Kenneth Chen

Kenneth Chen

Digital Media PhD Student

Kenneth is a doctoral student in the Digital Media PhD program. In his series “Kenneth on Games” he writes about his passion for games and game design.

Considering that the latest Deus Ex is about being divided, people have reacted in a strangely harmonious manner. Everyone says that the level design is fun, the story is disappointing, the art direction looks great, and the microtransactions are horrible. But one aspect that the reviewers seem to overlook is Breach, an arcade-style minigame that shipped along with the base title. Breach offers a Deus Ex experience in controlled bursts rather than the sprawling campaigns we’ve come to expect, and this departure represents a fascinating new design direction, although perhaps not a good one.

WARNING: Spoilers for certain events in Mankind Divided.

The Mana System Paradox

I’ve written extensively about what I call the “mana system paradox,” which applies to any game that uses an external resource to constrain the player’s actions. In fantasy games, this is mana that’s used to cast spells, but in Deus Ex, this is energy that’s used to fuel Jensen’s augmentations. My central argument has always been that if using your superpowers is what makes the game fun, then mana systems (or energy systems) punish you for trying to have fun, and you’re forced to have less fun in order to conserve your resources. On the other hand, if it’s the decision to use superpowers that makes the game fun, then mana is an important part of that decision and it belongs there.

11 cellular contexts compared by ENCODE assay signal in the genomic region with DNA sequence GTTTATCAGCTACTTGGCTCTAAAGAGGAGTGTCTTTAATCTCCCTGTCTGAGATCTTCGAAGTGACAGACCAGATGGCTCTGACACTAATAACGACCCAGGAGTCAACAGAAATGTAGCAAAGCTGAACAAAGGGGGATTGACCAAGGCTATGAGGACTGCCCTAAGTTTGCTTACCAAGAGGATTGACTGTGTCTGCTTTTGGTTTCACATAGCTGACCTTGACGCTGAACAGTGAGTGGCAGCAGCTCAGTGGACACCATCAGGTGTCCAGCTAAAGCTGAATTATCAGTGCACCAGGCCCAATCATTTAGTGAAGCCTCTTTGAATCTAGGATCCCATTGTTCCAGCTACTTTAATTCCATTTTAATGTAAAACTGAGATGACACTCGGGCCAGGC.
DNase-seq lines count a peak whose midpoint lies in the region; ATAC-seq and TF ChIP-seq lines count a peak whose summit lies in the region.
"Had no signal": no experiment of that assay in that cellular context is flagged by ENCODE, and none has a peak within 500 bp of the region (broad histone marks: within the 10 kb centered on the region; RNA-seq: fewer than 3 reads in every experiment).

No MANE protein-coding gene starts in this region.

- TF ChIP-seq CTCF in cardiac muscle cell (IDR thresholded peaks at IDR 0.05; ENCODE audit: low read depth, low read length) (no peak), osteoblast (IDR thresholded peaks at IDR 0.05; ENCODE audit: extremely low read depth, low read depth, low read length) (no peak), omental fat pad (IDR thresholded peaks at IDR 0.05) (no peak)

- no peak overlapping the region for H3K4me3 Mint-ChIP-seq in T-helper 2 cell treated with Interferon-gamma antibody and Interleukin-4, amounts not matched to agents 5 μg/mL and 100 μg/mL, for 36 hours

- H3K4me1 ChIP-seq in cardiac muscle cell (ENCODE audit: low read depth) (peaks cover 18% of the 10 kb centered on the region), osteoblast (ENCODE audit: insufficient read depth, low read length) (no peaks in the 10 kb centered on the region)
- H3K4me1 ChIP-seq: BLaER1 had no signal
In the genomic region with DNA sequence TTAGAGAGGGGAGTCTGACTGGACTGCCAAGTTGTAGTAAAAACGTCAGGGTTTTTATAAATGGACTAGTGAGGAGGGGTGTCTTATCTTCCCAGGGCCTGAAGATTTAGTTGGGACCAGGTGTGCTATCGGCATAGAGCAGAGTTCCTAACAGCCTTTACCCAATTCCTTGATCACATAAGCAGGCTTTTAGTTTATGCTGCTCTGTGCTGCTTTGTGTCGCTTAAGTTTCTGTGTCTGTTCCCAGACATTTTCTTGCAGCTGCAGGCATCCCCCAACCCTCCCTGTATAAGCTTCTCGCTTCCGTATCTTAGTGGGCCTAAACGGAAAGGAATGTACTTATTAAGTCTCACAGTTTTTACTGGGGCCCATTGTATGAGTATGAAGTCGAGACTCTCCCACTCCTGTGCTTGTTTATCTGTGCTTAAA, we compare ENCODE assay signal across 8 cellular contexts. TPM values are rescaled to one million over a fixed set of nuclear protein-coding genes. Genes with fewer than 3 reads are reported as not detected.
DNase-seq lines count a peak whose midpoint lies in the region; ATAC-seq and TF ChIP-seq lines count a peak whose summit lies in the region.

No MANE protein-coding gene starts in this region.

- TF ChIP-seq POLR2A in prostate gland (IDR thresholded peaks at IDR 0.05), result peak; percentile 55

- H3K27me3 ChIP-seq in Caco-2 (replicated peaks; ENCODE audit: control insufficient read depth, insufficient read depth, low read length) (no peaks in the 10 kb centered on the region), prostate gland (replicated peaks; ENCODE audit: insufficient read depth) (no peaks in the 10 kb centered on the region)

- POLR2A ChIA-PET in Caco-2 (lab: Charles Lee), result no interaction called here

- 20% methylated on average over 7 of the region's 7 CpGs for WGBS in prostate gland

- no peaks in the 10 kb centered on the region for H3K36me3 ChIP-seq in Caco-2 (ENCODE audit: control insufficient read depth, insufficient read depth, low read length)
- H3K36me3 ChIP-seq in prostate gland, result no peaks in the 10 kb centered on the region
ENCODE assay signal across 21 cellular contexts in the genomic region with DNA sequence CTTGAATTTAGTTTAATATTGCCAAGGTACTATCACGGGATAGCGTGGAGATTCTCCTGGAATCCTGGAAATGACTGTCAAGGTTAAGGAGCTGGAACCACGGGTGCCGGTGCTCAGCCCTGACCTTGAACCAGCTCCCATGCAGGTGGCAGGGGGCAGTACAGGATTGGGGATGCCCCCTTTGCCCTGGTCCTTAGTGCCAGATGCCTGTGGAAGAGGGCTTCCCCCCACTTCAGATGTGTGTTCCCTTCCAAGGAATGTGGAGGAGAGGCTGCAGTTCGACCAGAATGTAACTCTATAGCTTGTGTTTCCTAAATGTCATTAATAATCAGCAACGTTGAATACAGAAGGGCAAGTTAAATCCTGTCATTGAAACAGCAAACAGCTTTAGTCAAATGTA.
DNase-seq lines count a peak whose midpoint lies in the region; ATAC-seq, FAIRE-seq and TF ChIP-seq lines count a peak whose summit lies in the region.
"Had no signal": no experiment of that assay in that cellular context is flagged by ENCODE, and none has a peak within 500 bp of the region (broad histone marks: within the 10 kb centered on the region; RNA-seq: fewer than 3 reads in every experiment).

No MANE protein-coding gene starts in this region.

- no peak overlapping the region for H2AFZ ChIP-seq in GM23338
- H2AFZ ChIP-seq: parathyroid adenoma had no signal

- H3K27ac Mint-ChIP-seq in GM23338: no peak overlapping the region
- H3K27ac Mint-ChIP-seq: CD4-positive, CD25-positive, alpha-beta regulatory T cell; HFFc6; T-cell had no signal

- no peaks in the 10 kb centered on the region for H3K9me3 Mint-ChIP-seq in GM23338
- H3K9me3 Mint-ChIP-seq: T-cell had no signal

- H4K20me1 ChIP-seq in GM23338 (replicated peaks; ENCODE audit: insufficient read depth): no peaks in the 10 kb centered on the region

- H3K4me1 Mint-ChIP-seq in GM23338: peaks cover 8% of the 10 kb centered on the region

Tactical games belong in the latter category, whereas action games belong in the former. But I’m not sure which category Mankind Divided belongs in now. Yes, it is still a tactical game about logical decision-making like its predecessors were… but at the same time, now you have augmentations that let you teleport and shoot explosive swords at people. In these cases, the fun comes from the act rather than from the decision.